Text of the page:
It can be an exciting business because, with tight budgets and few spare aircraft, customers often require ETI to show up quickly and perform some form of field maintenance activity to get the aircraft back in the air. If an engine needs a more comprehensive repair, it can then be sent to Montreal, where more extensive inspection equipment and test cells are located.
“We do what it takes to keep the customers flying, therefore allowing them to generate revenue. If the aircraft is on the ground … they can potentially struggle with cash flow resources and we are very conscious of this,” Guntner said.
To help with its own cash flow, the company has often called on the services of Export Development Canada.
“They helped us with the Polish contract in 2015, for example,” Guntner said. “At that time, they guaranteed the contract, which allowed us to borrow the cash flow required to complete it. They also insure some of our foreign receivables.” This type of help enables the company to pursue opportunities such as the Polish contract, which was worth $1.2 million.
“That contract has resulted in ongoing business,” Guntner said. “We’ve taken that template and used it with several other customers. We couldn’t have done it without EDC — if Essential Turbines Inc. had to support those cash flow requirements, it would have presented us with significant challenges and perhaps the success would not have been there.”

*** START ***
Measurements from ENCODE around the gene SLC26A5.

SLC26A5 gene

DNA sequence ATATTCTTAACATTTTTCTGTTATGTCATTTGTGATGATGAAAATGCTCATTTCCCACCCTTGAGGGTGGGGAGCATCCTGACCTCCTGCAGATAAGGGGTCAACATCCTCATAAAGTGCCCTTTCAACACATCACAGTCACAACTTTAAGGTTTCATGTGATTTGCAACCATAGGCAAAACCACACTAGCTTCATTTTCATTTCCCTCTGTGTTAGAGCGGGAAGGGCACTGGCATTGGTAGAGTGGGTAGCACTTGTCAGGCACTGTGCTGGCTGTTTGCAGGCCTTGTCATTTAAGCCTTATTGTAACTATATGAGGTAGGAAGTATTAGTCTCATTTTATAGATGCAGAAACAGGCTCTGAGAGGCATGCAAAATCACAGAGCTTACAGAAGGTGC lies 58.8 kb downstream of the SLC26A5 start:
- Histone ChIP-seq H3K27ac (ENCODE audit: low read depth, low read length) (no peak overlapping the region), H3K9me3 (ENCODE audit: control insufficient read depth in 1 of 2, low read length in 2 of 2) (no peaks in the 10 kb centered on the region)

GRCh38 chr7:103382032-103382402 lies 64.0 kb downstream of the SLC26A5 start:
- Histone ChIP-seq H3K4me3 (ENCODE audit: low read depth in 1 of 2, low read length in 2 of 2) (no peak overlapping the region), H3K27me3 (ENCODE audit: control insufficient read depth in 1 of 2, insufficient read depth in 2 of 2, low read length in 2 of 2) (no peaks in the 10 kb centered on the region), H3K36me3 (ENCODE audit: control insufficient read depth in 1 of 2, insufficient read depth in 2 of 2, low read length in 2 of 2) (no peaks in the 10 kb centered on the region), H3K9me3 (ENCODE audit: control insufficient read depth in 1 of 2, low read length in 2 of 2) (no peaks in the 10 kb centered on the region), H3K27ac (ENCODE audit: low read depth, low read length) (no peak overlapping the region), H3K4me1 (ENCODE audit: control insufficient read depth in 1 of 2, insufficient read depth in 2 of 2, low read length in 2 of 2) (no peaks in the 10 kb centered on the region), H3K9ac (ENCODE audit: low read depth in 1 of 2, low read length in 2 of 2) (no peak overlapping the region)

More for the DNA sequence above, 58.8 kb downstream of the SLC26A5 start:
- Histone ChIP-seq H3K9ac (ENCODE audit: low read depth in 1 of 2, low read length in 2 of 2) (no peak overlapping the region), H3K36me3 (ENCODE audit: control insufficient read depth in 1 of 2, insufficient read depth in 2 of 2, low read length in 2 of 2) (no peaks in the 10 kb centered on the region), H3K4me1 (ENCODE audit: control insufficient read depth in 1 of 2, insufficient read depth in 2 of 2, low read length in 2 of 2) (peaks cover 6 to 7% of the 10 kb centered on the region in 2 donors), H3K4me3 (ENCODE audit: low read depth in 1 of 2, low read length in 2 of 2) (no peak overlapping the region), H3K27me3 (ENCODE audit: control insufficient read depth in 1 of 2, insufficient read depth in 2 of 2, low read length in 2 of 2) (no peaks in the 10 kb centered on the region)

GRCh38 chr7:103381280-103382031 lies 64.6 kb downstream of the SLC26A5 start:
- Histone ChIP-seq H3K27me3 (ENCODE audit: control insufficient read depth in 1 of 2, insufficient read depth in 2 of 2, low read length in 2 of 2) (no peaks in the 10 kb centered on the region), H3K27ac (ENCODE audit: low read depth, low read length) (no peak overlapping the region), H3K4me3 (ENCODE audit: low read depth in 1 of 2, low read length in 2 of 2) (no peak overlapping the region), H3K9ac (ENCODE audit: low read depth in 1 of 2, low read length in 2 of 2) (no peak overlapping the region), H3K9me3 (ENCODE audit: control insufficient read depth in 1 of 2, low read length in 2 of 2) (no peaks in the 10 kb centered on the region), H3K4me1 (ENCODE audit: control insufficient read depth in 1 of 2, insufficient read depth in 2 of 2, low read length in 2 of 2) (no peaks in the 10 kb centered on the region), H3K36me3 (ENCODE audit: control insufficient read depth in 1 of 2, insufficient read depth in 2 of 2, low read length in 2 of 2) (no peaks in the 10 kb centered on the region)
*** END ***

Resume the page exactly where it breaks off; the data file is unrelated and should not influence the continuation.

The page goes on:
EDC account manager Alexandra Bell said Essential Turbines fits into a niche market for MRO in the aerospace industry.
“They’ve managed to build a good reputation and have a global presence,” Bell said of her client. “Now business opportunities can come from anywhere in the world. Having insurance to help them mitigate risks of non-payment matched with financing for their pre-shipment period really allows Essential Turbines to win additional business.”
Five export questions with Essential Turbines’ vice-president and founder Mike Guntner
1. What was your first export sale?
First export sale was Coastal Helicopters, a helicopter maintenance organization located in Panama City, Florida.
2. How did that sale come about?